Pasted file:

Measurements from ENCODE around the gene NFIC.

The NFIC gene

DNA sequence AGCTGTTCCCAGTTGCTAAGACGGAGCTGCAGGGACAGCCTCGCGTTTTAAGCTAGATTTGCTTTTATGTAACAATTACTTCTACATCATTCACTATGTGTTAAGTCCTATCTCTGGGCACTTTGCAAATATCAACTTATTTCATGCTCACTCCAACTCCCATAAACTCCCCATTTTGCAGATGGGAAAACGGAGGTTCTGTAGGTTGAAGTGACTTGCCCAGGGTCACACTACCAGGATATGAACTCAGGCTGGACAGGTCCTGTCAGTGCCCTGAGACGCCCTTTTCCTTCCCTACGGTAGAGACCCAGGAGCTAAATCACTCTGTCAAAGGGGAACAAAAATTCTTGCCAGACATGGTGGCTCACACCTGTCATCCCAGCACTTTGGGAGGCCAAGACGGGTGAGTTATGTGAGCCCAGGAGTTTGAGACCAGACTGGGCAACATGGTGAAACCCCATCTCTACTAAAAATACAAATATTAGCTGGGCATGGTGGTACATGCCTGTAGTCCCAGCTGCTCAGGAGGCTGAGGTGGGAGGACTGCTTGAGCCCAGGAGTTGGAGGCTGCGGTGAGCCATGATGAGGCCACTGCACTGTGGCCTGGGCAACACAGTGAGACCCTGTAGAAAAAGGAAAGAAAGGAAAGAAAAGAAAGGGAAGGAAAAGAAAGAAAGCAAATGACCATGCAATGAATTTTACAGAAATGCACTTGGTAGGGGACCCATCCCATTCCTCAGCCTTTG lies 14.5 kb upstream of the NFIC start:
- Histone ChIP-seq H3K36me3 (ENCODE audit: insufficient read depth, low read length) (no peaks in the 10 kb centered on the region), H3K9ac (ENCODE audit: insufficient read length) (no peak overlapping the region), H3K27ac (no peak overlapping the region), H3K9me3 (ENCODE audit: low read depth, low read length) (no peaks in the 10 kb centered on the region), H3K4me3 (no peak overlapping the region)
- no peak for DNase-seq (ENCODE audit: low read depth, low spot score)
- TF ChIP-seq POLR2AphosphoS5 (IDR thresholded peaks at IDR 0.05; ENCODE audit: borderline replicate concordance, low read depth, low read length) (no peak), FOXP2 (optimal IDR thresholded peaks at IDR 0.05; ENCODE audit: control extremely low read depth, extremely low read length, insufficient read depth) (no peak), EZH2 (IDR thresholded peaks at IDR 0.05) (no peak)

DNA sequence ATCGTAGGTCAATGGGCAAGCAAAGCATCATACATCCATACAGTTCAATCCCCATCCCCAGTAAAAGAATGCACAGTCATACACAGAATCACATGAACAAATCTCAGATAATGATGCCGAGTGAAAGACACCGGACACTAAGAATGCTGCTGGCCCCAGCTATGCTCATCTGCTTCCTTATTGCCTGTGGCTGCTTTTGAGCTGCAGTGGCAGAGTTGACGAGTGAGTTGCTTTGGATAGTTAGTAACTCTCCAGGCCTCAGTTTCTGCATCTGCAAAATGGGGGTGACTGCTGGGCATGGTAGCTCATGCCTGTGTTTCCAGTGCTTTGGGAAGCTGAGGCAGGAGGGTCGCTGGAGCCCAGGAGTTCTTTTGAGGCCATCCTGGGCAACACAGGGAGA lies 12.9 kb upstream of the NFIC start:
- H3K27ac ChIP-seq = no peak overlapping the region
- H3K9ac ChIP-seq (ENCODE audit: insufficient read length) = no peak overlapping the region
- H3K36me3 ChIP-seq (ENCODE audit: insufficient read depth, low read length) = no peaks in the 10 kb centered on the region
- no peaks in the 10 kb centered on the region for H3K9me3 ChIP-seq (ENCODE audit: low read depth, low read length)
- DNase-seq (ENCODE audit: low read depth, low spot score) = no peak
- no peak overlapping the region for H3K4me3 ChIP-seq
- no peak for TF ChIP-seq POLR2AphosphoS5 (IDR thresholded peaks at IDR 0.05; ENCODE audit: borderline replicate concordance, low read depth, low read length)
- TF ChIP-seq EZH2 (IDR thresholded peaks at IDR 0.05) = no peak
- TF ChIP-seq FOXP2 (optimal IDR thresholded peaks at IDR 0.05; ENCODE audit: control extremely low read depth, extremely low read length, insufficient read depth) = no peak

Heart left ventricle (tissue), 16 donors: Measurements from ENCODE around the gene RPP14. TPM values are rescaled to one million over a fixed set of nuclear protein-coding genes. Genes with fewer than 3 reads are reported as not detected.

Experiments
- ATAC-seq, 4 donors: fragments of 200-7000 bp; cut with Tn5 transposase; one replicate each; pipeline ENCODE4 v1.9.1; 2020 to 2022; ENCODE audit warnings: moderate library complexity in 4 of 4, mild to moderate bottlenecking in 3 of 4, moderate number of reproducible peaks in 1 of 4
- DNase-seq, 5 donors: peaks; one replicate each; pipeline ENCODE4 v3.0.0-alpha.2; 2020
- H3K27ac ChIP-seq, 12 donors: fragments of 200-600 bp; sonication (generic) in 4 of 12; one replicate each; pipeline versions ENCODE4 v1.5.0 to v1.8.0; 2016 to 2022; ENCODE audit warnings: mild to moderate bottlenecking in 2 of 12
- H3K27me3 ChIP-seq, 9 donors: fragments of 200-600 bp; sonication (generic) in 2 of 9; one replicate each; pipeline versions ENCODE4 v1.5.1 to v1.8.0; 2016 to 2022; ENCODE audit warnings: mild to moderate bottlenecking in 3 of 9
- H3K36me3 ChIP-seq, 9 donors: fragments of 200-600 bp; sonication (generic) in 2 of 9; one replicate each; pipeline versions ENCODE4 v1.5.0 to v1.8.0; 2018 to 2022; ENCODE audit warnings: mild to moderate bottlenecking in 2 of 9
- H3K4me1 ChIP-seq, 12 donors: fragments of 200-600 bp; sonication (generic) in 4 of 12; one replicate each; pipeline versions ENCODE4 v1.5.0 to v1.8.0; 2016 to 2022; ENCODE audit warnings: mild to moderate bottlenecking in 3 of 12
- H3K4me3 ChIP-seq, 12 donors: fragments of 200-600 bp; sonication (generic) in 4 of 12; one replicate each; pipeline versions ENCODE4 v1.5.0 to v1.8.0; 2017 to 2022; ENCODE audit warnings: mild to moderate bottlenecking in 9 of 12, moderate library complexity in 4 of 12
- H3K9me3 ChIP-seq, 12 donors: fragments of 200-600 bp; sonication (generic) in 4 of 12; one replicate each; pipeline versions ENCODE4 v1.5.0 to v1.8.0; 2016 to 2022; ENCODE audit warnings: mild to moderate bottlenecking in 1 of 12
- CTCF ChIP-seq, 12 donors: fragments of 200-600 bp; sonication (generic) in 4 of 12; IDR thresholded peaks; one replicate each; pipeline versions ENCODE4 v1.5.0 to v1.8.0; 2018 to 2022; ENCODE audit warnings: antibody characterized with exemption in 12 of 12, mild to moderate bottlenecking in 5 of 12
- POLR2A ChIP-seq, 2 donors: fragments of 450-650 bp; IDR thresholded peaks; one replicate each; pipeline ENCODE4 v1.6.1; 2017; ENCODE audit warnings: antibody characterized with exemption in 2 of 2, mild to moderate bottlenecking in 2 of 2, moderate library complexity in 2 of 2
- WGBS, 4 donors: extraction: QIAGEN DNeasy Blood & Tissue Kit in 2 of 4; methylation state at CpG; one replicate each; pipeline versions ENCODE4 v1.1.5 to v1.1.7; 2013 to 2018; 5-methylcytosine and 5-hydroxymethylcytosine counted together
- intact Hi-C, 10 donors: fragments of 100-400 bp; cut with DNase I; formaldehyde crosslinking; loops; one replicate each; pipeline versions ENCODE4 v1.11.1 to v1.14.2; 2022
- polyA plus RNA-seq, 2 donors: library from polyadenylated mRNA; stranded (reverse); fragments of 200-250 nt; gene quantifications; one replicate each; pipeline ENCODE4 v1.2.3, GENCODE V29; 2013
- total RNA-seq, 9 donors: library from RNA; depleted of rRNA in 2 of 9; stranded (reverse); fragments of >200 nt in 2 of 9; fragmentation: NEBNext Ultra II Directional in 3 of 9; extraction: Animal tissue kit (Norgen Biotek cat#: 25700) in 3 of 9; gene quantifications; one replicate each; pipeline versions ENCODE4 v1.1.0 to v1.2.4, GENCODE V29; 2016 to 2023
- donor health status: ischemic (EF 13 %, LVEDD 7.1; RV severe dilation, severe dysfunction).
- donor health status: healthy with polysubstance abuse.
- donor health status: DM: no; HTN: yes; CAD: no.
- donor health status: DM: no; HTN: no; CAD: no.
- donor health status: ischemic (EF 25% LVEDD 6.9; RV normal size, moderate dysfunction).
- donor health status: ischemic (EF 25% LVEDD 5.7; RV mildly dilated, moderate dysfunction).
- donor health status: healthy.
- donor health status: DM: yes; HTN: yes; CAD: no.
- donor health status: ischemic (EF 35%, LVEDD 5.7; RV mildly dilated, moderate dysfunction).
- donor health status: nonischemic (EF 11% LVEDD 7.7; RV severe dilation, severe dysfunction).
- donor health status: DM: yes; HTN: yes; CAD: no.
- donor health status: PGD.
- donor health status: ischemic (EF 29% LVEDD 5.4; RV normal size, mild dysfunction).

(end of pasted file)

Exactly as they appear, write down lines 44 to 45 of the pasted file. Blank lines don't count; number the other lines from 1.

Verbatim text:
- donor health status: PGD.
- donor health status: ischemic (EF 29% LVEDD 5.4; RV normal size, mild dysfunction).